Hailed as one of the world's greatest portrait photographers, Platon has captured the likings of world leaders, actors, musicians, and human rights victims. What does it take to capture the world’s most recognizable images? I spoke to Platon himself to find out.
Culture Is Inspiration
Platon thinks that creative people have to be like sponges. We are all drawn to different types of inspiration. He always thinks of inspiration as fuel in a gas tank. If you don’t absorb lots of good stuff over the years, then your gas tank is empty, and you can’t go anywhere. For Platon, inspiration comes from culture. Although Platon is known as a photographer, he doesn’t look at other photographs anymore. Most of his inspiration comes from architecture: Frank Lloyd Wright and Le Corbusier are his two absolute heroes. Le Corbusier has inspired Platon's color and form. Sculptors like Rodin further inspired Platon’s work. Rodin’s sculpture The Thinker has great similarities with Platon’s work. The hands are prominent, as are the legs. The wide angle distortion that he uses sometimes adds further similarity to Rodin’s sculptures. The monumentalism in Platon’s work is a direct page from Rodin's book. Other sculptors such as Henry Moore, Barbara Hepworth have also inspired Platon. Although Moore and Hepworth are more abstract, there is still a degree of monumentalism in their work. Applied to people, Platon seeks monumentalism in his subjects. It is common to see people as mountains in Platon’s work.
Van Gogh is another source of inspiration for Platon. There is a lust for texture color and form. When Van Gogh draws someone’s hand, you really understand the form of it. There are contrast levels that describe form. His black and white pen and ink drawings are prime examples of that.
Picasso has also heavily influenced Platon’s portraits. Although Picasso’s portraits are very abstract, you still get their power, their spirit coming through.
When I’m photographing someone, it’s not about aesthetics. Far from it. What is important is to capture their spirit, their soul.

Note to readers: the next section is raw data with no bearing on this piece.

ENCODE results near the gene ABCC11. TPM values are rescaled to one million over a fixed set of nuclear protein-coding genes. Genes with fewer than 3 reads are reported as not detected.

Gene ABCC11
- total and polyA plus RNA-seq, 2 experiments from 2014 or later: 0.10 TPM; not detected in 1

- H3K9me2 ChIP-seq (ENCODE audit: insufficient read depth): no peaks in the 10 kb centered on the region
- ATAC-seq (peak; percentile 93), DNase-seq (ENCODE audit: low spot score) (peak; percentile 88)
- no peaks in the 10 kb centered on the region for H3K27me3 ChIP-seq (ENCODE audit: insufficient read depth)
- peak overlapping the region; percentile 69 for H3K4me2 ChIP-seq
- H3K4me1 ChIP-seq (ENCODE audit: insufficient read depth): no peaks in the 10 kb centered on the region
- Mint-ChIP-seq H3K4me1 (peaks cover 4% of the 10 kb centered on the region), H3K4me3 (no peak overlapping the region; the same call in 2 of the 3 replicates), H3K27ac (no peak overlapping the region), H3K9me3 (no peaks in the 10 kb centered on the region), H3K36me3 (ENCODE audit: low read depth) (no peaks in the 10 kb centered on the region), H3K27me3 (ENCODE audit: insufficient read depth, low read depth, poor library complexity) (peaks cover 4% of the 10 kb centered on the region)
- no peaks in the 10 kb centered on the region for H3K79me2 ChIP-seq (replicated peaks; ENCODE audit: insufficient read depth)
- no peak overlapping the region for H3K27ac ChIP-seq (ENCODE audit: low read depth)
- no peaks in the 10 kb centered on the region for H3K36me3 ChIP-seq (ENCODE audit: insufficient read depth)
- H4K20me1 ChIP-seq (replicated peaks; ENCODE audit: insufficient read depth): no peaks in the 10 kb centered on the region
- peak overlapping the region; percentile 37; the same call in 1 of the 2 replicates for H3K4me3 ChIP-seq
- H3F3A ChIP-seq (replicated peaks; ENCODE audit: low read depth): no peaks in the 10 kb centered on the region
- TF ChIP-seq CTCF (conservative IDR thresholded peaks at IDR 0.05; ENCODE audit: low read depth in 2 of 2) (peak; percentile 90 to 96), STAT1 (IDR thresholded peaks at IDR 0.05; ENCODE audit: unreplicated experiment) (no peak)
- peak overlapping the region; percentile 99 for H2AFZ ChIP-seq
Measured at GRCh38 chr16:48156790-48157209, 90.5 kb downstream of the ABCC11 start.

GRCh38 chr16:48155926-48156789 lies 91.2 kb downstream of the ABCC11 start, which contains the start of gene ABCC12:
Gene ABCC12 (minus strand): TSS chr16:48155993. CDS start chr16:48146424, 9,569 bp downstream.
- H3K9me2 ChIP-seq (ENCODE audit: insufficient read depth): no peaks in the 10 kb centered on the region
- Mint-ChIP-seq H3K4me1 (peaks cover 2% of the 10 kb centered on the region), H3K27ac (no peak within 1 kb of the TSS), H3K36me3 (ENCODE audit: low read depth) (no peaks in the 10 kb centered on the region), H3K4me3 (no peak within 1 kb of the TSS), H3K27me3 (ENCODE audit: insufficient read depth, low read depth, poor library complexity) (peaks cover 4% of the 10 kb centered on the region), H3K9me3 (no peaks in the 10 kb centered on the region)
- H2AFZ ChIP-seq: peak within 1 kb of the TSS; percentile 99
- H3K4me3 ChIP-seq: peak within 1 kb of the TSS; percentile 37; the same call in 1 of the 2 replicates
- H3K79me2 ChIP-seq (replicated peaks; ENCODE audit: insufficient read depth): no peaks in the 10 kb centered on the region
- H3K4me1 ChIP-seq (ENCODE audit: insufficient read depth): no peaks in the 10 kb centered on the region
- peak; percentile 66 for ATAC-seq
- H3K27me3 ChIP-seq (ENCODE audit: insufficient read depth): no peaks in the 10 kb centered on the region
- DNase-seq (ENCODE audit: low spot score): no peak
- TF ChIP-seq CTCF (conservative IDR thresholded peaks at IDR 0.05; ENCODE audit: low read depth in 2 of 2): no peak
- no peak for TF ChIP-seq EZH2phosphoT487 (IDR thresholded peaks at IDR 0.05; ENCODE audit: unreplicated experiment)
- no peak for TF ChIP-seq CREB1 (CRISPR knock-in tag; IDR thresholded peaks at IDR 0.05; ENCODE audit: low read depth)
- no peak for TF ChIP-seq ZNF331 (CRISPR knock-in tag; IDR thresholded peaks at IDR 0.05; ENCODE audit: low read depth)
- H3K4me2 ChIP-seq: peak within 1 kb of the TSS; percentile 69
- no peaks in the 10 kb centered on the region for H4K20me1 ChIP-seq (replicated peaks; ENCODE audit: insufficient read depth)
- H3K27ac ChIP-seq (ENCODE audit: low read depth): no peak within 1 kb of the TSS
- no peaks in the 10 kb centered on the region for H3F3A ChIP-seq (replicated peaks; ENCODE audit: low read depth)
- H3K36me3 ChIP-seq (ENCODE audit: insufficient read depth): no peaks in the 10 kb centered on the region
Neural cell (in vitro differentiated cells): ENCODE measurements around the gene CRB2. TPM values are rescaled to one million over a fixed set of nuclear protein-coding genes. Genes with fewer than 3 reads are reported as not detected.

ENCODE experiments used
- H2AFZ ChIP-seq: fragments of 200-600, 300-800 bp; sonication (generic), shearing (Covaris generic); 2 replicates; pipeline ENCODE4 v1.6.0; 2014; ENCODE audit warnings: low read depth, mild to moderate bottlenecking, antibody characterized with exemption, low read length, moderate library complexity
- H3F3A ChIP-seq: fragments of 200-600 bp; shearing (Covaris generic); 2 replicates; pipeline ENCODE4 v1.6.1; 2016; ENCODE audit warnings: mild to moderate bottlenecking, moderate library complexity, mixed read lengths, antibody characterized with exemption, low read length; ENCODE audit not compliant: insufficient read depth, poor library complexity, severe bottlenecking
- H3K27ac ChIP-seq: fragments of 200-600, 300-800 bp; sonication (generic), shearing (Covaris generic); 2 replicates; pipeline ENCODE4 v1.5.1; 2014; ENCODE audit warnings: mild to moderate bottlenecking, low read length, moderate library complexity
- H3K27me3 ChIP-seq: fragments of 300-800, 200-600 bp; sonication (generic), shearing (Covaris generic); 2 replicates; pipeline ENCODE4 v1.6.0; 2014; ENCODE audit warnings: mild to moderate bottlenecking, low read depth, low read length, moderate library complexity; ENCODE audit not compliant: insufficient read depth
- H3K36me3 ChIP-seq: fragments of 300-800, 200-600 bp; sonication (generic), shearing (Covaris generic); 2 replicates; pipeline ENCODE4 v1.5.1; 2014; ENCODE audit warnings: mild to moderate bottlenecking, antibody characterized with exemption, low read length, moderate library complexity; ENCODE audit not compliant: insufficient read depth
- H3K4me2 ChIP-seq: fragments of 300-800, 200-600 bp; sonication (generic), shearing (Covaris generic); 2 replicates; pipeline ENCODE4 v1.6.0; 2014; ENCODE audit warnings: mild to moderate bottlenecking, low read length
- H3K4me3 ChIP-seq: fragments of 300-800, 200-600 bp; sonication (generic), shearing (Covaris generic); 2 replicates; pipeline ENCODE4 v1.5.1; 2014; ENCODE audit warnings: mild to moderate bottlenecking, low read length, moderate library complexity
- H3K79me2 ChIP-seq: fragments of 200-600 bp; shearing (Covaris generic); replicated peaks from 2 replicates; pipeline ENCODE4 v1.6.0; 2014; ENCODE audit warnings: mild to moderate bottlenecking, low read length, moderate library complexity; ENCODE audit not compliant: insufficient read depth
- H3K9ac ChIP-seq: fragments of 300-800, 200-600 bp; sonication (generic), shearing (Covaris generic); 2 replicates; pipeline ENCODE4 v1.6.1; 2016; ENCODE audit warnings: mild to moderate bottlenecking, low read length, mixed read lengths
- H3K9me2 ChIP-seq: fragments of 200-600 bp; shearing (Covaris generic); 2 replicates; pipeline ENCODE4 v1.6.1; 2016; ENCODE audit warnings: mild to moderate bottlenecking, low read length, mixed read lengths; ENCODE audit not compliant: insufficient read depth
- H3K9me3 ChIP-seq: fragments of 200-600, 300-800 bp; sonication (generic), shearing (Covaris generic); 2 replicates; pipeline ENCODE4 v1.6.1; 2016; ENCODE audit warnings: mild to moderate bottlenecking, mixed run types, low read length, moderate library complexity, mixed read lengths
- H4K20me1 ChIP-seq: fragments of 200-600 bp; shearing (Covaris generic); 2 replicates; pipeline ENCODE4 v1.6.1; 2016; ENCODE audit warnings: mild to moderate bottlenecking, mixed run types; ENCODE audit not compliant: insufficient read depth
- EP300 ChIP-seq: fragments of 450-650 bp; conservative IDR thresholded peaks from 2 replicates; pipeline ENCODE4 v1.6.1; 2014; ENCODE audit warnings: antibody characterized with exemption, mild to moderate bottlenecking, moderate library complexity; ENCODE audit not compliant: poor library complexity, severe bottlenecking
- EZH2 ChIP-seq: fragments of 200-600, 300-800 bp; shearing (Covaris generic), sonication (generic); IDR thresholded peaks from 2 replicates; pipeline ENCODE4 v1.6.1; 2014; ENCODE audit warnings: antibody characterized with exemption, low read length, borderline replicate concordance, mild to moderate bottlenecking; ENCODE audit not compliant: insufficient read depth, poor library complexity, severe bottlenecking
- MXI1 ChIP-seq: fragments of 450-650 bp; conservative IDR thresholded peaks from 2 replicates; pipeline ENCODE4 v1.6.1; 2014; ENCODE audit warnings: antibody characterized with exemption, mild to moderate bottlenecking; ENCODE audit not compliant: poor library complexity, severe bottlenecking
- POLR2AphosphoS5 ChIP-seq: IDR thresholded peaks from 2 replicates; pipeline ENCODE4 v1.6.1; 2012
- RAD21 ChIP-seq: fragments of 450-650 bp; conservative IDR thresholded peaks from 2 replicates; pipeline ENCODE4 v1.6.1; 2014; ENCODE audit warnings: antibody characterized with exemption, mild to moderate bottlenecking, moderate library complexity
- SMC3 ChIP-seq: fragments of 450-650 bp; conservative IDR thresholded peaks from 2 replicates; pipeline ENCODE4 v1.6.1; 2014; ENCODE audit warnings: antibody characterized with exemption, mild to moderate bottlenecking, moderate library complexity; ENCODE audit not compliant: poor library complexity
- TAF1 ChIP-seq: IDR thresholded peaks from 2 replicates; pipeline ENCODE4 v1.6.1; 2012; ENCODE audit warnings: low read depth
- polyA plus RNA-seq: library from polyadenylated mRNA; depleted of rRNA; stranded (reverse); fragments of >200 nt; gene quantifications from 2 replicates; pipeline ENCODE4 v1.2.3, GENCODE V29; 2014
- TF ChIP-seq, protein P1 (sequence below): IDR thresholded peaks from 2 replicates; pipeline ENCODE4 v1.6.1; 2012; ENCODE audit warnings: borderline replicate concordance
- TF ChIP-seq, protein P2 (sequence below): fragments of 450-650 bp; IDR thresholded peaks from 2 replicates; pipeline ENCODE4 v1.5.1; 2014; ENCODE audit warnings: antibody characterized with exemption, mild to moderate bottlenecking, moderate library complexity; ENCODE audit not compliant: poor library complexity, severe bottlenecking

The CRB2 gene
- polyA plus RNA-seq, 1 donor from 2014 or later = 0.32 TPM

The Beatles also inspired Platon, so much so he named his son Jude after “Hey Jude.” What really is amazing about The Beatles is how they would always change and push themselves to enjoy something different that’s new. We all get trapped in our own fear of change. Sometimes, you have to destroy what you created in the first place to move forward. Miles Davis is inspiring to Platon, particularly, the way he always pushed for change in his work. He was not afraid to destroy and move forward with his work.
Frank Sinatra had the capacity to tell a story in two minutes. Frank Sinatra’s Capitol songs do that best. You really feel how Sinatra tells an epic film in just a short song. In terms of photography, Platon has to tell stories with his work, especially when he is dealing with human rights issues. It’s far from a pretty picture, and sometimes, it’s not pretty at all. It’s a powerful story about humanity: abuse of power, someone rising above adversity. Those are powerful stories. They are stories of the human condition.
The way Sinatra takes a song you listen to for entertainment and transforms it into a story about life struggle, heartache, being lonely, or feeling the joy of life. Can you take that out of the song and put it in a photograph?
Culture comes from everywhere. If you’re a really good photographer, you have to be like an investigator. Books, films, exhibitions, music, everything, it’s all good for inspiration.